Should you invite a PhD student to a Trivia night?

This guest post is from Helen Hickson,  a Social Worker and PhD candidate at La Trobe University, Bendigo, Australia. Helen is currently about half way through a PhD exploring reflective practice with social workers. This piece was originally posted on her blog “Helen Through the Looking Glass“. In this post Helen wonders if doing a PhD makes you a good competitor in trivia nights… or not!

I went to a Trivia night last night with some colleagues at the University. I used to love Trivia nights, but I haven’t been to one for a long time.

They are different these days, with powerpoint slide shows and projectors, and last night I realised that I am different too.

There were six rounds of questions and we did well for the first two rounds – the general knowledge questions. We knew the chemical symbol for gold (it’s au in case you were wondering), the two highest grossing movies of all time (Titanic and Avatar) and we knew the names of all of the characters marooned on Gilligan’s Island.

We did particularly well in the third round when we had to identify international architecture, and as a table we chatted about the conferences that we had attended all over the world. But then things got harder and I realised that while I have focussed all of my attention on my PhD research topic the rest of the world has gone on without me.

We were stumped in the sports section. We couldn’t remember who won the 2010 Women’s Singles Title at the Australian Open (has it really been eight months since Kim Clijsters took home the trophy?), or the name of the person who won the Australian Ironman Championship six times (I will save you the trouble of Googling it – it’s Trevor Hendy).

We stumbled in the section where we had to identify cartoon characters – who has time to watch TV when you are busy writing a PhD? There are cartoons on TV that I haven’t heard of and some of them have been on TV for several years.

But the section where we failed in the most spectacular fashion was the flags section – we couldn’t remember if the stripes on the French flag were horizontal or vertical, and which country had the red stripe over white and which one has the white stripe over red.  Actually, I still don’t think I can explain the answers to that one.

As I drove home and contemplated our performance at the trivia night it occurred to me that as much as I have loved reading in the past, I don’t have time for it anymore.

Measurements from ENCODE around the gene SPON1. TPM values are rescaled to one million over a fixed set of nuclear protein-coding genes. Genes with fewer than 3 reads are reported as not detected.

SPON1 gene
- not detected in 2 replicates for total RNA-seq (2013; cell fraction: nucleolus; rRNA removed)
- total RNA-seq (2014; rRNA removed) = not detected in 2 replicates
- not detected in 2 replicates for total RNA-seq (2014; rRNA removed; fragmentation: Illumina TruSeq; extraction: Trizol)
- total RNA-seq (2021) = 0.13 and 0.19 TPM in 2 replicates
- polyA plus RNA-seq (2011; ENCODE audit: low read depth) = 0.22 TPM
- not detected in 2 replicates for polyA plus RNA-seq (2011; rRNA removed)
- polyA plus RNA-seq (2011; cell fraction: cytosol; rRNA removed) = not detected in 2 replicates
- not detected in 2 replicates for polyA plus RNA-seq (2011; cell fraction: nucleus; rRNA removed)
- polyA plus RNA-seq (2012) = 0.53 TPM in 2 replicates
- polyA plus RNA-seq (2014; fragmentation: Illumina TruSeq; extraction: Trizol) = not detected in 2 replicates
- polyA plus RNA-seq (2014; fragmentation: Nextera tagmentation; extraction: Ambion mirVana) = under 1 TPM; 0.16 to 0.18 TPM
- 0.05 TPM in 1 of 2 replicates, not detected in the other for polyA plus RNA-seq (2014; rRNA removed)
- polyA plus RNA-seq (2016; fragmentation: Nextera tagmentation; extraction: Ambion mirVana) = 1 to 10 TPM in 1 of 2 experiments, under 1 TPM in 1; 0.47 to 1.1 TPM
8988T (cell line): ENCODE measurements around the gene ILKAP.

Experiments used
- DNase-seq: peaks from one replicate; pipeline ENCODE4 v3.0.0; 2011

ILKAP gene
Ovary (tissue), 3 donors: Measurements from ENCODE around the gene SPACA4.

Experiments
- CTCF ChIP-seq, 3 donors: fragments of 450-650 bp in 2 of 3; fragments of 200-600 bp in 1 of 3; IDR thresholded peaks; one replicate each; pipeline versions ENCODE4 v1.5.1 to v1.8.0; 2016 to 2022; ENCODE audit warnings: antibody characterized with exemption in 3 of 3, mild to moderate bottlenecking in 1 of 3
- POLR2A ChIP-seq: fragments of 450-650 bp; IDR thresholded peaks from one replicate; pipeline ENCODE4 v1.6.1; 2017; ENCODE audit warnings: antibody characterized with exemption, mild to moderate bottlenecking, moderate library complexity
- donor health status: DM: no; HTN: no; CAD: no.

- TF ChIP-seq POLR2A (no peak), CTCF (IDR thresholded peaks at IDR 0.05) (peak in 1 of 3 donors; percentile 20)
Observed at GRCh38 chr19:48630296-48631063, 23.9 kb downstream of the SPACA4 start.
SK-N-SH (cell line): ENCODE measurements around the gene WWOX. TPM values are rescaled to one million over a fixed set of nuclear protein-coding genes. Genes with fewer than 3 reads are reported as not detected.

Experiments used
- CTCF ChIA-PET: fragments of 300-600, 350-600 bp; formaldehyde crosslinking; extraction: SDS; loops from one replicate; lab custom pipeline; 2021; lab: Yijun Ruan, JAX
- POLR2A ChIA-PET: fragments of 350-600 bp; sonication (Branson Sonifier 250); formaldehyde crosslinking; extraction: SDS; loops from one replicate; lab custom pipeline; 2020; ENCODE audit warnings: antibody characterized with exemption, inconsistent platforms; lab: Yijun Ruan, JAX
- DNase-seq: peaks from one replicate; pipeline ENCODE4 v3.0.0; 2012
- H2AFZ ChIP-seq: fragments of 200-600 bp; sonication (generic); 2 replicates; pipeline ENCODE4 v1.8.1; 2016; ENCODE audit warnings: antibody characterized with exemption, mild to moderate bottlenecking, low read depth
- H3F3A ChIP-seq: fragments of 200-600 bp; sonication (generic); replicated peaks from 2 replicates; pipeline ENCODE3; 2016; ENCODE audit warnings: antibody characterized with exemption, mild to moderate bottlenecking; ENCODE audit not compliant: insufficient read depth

Pre-Phd, I had one or two novels on the go at all times. I loved to read all kinds of books or to curl up on the couch with the newspaper on a rainy Saturday afternoon.  But today, I can’t even remember a time when I did more than glance at the front page and the employment section of the newspaper. 

I think I am craving a trashy novel.  It’s hard as a PhD student to contemplate using precious and valuable time to read something other than a journal article or text book, but I think that is exactly what I need to do. Maybe, I will even watch TV!

While I am absorbed in PhD research I am immersed in a place that is privileged and sheltered from the realities of what is happening in the rest of the world.  And maybe, from time to time, we should come up for air and check out what is happening in the rest of the world. Read a trashy novel, see a tacky movie at the cinema or watch a re-run of a long-forgotten comedy on TV.  Because while I have spent months reading, thinking and writing about qualitative research methodological approaches that have epistemological credibility, it is unlikely that there will be any questions about that at your nearest trivia night.

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6 thoughts on “Should you invite a PhD student to a Trivia night?

  1. It’s good advice! You need to make time for a life, even in PhD-land, where having beers can devolve into talking about the thesis! Because, there is also post-PhD-land (it’s a real place, trust me, i’ve been there) and then you’ll have a job sucking at your research time (if your job even allows for research time) and if you don’t practice the mythical work-life balance now, when you’re practicing all that other wonderful esoteric knowledge, it’s a short slide to burnout. Or glory, if you believe the workaholics, but I don’t :-)

  2. Loved this blog – rang so true. I don’t read newspapers either, but try to keep up with RSS feeds to some news sources. I find I can’t face novels – reading all the time and find it difficult to see leisure reading as a different activity – but I have read several novels as audio books. I am conscious of having becoming very focused through this PhD focus and I really do need to get out more and give more time to nurturing friendships and real life, whatever that might be. Maybe a trivia evening is just what I need :-)

  3. It has been so important for me during this PhD to make time for leisurely intellectual/cultural activities. I didn’t at first and it wasn’t long before I felt like I hated books, associating reading only with work and stress, and wondering why on earth I had gotten into this in the first place. Over the past year, I’ve made a point of reading novels for fun, reading the news, and engaging intellectually with the real world, and the more I stick to that, the more enthusiastic I am about my research as well. I remember now that I actually enjoy these activities, and having a rich intellectual life outside of work helps me maintain reasonable mental health, even greater perspective on my research, and has also contributed to my presence and understanding as an undergraduate instructor.

  4. I personally have kept on reading other stuff throughout the PhD. I need it to be able to sleep. In fact, I seem to read more and more these days. Go figure…

  5. Pingback: Doing a PhD in your early 20s | The Thesis Whisperer

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